ChartA graphical image used to represent data.
DialogA dialog box or message box.
BorderA window border. The entire border is represented by a single object, rather than by separate objects for each side.
GroupingThe objects grouped in a logical manner. There can be a parent-child relationship between the grouping object and the objects it contains.
SeparatorA space divided visually into two regions, such as a separator menu item or a separator dividing split panes within a window.
ToolBarA toolbar, which is a grouping of controls that provide easy access to frequently used features.
StatusBarA status bar, which is an area typically at the bottom of an application window that displays information about the current operation, state of the application, or selected object. The status bar can have multiple fields that display different kinds of information, such as an explanation of the currently selected menu command in the status bar.
TableA table containing rows and columns of cells and, optionally, row headers and column headers.
ColumnHeaderA column header, which provides a visual label for a column in a table.
RowHeaderA row header, which provides a visual label for a table row.
ColumnA column of cells within a table.
RowA row of cells within a table.
CellA cell within a table.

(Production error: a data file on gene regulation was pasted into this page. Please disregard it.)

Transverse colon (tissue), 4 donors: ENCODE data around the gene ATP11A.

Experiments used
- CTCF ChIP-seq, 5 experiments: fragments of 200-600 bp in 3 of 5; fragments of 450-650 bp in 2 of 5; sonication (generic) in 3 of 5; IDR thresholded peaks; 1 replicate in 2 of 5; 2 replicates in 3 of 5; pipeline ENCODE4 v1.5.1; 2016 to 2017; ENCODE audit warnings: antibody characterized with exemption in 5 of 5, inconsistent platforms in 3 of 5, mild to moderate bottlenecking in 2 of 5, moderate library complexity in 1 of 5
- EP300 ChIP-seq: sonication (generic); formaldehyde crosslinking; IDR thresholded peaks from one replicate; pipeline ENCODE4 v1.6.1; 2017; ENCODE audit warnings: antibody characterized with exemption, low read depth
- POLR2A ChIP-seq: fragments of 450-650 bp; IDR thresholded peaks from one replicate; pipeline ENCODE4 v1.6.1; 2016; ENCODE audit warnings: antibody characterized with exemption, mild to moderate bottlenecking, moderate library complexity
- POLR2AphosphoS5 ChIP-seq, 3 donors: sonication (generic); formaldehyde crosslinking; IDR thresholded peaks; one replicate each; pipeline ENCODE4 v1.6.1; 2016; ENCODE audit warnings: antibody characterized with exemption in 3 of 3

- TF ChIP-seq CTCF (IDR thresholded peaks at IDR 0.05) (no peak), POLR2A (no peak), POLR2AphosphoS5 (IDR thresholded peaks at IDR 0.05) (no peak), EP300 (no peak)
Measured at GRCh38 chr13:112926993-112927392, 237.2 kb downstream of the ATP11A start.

LinkA link, which is a connection between a source document and a destination document. This object might look like text or a graphic, but it acts like a button.
HelpBalloonA Help display in the form of a ToolTip or Help balloon, which contains buttons and labels that users can click to open custom Help topics.
CharacterA cartoon-like graphic object, such as Microsoft Office Assistant, which is typically displayed to provide help to users of an application.
ListA list box, which allows the user to select one or more items.
ListItemAn item in a list box or the list portion of a combo box, drop-down list box, or drop-down combo box.
OutlineAn outline or tree structure, such as a tree view control, which displays a hierarchical list and usually allows the user to expand and collapse branches.
OutlineItemAn item in an outline or tree structure.
PageTabA property page that allows a user to view the attributes for a page, such as the page's title, whether it is a home page, or whether the page has been modified. Normally, the only child of this control is a grouped object that contains the contents of the associated page.
PropertyPageA property page, which is a dialog box that controls the appearance and the behavior of an object, such as a file or resource. A property page's appearance differs according to its purpose.
IndicatorAn indicator, such as a pointer graphic, that points to the current item.
GraphicA picture.